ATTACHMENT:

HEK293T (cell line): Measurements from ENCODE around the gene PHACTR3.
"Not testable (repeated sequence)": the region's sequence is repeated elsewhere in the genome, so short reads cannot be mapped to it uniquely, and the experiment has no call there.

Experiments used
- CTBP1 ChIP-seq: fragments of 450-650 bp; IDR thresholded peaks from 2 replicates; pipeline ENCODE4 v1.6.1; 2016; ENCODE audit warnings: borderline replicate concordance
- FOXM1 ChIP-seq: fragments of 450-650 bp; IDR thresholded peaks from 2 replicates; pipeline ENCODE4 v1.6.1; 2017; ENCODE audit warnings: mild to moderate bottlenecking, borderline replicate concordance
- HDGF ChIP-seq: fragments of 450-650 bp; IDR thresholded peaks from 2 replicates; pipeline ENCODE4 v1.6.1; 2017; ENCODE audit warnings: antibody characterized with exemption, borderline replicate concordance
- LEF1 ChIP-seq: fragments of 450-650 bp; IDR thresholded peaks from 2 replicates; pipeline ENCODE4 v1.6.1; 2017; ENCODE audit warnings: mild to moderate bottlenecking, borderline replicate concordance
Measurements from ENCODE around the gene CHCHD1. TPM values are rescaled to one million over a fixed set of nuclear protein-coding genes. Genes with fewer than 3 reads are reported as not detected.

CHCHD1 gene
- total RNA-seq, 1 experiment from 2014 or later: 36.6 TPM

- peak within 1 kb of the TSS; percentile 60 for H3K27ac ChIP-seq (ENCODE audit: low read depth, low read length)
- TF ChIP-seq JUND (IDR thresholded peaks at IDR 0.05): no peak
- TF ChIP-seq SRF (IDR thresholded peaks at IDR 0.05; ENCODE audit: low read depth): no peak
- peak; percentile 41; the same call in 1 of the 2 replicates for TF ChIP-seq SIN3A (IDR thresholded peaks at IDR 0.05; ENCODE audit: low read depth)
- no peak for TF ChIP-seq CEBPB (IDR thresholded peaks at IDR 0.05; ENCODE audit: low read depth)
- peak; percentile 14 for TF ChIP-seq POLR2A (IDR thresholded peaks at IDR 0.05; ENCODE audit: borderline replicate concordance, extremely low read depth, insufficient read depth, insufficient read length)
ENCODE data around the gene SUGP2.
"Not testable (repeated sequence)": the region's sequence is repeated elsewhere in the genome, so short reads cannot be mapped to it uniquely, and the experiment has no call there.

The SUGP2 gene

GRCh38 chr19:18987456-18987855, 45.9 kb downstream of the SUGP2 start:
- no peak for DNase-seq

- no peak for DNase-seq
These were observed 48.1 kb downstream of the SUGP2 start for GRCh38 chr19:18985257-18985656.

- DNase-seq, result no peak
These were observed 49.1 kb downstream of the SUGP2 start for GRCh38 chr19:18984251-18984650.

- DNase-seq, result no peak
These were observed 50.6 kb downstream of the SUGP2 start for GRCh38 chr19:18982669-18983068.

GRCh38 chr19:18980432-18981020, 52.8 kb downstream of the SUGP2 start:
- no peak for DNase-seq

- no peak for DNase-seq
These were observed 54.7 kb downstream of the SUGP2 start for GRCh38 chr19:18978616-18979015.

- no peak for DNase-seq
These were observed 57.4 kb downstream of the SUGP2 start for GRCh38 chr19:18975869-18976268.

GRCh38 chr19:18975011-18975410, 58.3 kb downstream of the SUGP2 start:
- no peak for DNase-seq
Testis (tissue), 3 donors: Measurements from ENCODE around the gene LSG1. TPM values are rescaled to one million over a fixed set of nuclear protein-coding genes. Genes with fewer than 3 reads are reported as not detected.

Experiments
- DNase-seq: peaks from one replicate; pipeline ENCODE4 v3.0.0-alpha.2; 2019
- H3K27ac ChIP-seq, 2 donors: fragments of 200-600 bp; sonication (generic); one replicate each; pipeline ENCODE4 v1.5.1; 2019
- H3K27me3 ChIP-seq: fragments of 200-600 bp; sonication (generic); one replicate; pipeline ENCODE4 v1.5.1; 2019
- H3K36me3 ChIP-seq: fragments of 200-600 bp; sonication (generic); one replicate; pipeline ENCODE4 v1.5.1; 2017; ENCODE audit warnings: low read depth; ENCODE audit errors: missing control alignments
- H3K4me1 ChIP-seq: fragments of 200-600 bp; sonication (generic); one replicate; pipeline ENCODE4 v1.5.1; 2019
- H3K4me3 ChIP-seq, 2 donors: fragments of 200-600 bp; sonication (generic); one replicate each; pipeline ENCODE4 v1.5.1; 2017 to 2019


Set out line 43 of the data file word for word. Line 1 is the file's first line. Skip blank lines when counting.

- H3K4me3 ChIP-seq, 2 donors: fragments of 200-600 bp; sonication (generic); one replicate each; pipeline ENCODE4 v1.5.1; 2017 to 2019